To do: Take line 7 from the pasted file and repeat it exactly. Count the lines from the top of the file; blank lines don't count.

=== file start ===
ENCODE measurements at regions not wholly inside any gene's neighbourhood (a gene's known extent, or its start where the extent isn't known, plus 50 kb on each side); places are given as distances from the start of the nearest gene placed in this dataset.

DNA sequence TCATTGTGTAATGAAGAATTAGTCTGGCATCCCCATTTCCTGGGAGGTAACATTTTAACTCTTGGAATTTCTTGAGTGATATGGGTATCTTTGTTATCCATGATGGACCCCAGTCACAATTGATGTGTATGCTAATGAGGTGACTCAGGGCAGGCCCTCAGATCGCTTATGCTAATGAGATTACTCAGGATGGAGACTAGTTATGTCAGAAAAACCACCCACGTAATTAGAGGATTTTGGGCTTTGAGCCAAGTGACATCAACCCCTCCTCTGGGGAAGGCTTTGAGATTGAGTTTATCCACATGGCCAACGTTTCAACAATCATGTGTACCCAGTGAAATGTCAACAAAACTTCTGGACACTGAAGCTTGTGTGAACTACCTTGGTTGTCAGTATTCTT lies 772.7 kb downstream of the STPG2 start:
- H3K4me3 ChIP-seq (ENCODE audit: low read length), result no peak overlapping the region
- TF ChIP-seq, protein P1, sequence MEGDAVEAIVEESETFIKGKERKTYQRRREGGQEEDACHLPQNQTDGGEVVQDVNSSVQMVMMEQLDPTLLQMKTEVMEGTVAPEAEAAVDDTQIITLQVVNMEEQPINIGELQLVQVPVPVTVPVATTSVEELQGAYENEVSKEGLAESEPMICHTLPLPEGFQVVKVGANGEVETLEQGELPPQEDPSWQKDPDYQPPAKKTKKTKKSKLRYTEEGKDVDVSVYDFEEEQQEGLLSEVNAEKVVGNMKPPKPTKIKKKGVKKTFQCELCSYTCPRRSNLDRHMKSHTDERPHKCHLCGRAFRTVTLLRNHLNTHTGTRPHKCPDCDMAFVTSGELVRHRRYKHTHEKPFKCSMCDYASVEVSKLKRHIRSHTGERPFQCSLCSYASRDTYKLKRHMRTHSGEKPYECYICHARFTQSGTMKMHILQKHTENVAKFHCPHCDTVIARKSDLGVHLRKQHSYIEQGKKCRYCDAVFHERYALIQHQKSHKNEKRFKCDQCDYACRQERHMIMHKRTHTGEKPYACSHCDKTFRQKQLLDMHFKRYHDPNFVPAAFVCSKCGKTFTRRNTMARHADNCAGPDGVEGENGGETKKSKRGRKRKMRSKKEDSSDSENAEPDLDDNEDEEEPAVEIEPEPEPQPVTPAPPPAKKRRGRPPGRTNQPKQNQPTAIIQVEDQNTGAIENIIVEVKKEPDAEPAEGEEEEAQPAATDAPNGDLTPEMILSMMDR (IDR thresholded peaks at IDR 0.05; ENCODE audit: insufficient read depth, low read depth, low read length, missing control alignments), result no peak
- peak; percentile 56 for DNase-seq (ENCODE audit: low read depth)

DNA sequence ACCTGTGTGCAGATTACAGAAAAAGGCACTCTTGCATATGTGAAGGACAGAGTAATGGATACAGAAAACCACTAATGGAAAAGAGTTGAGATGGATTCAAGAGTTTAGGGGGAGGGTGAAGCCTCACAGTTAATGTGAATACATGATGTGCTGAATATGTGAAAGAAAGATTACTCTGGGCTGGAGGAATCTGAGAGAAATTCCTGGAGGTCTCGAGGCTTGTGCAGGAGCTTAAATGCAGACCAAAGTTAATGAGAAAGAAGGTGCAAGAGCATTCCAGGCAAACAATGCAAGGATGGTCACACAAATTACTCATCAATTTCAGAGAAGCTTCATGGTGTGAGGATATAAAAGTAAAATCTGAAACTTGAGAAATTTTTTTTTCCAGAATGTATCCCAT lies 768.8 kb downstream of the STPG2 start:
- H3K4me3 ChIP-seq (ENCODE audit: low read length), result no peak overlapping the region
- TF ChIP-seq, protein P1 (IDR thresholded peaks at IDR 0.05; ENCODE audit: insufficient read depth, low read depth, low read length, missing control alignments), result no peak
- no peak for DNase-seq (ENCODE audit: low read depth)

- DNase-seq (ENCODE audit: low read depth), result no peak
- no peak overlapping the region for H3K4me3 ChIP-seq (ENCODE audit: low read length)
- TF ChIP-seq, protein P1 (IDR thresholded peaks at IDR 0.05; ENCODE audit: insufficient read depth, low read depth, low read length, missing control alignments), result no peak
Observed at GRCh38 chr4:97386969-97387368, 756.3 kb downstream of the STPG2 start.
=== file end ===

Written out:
- H3K4me3 ChIP-seq (ENCODE audit: low read length), result no peak overlapping the region